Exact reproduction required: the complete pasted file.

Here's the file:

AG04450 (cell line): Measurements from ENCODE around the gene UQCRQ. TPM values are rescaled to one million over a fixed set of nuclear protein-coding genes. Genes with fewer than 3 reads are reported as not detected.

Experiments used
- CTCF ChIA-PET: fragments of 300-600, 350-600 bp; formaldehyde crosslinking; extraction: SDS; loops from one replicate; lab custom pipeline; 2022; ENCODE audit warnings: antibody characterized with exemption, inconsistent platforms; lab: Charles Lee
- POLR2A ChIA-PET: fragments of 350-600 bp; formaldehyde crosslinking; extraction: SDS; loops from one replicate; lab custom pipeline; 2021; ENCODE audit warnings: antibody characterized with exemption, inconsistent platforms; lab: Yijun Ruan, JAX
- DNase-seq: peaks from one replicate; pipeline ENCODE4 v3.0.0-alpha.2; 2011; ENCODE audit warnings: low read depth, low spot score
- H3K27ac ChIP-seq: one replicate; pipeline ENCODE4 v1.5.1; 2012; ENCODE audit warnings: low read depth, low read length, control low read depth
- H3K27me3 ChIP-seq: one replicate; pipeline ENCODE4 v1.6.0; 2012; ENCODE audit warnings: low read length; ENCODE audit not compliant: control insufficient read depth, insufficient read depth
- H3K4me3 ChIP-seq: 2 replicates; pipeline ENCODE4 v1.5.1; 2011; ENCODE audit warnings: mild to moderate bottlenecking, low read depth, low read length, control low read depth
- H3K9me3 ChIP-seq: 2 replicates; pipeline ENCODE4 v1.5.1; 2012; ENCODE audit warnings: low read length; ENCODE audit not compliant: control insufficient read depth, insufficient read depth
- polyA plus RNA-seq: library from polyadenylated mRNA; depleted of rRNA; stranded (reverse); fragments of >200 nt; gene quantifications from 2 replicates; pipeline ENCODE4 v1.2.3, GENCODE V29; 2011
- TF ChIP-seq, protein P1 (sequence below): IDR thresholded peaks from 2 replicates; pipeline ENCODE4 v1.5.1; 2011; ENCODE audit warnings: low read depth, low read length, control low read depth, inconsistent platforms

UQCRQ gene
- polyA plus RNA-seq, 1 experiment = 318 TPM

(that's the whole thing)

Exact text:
AG04450 (cell line): Measurements from ENCODE around the gene UQCRQ. TPM values are rescaled to one million over a fixed set of nuclear protein-coding genes. Genes with fewer than 3 reads are reported as not detected.

Experiments used
- CTCF ChIA-PET: fragments of 300-600, 350-600 bp; formaldehyde crosslinking; extraction: SDS; loops from one replicate; lab custom pipeline; 2022; ENCODE audit warnings: antibody characterized with exemption, inconsistent platforms; lab: Charles Lee
- POLR2A ChIA-PET: fragments of 350-600 bp; formaldehyde crosslinking; extraction: SDS; loops from one replicate; lab custom pipeline; 2021; ENCODE audit warnings: antibody characterized with exemption, inconsistent platforms; lab: Yijun Ruan, JAX
- DNase-seq: peaks from one replicate; pipeline ENCODE4 v3.0.0-alpha.2; 2011; ENCODE audit warnings: low read depth, low spot score
- H3K27ac ChIP-seq: one replicate; pipeline ENCODE4 v1.5.1; 2012; ENCODE audit warnings: low read depth, low read length, control low read depth
- H3K27me3 ChIP-seq: one replicate; pipeline ENCODE4 v1.6.0; 2012; ENCODE audit warnings: low read length; ENCODE audit not compliant: control insufficient read depth, insufficient read depth
- H3K4me3 ChIP-seq: 2 replicates; pipeline ENCODE4 v1.5.1; 2011; ENCODE audit warnings: mild to moderate bottlenecking, low read depth, low read length, control low read depth
- H3K9me3 ChIP-seq: 2 replicates; pipeline ENCODE4 v1.5.1; 2012; ENCODE audit warnings: low read length; ENCODE audit not compliant: control insufficient read depth, insufficient read depth
- polyA plus RNA-seq: library from polyadenylated mRNA; depleted of rRNA; stranded (reverse); fragments of >200 nt; gene quantifications from 2 replicates; pipeline ENCODE4 v1.2.3, GENCODE V29; 2011
- TF ChIP-seq, protein P1 (sequence below): IDR thresholded peaks from 2 replicates; pipeline ENCODE4 v1.5.1; 2011; ENCODE audit warnings: low read depth, low read length, control low read depth, inconsistent platforms

UQCRQ gene
- polyA plus RNA-seq, 1 experiment = 318 TPM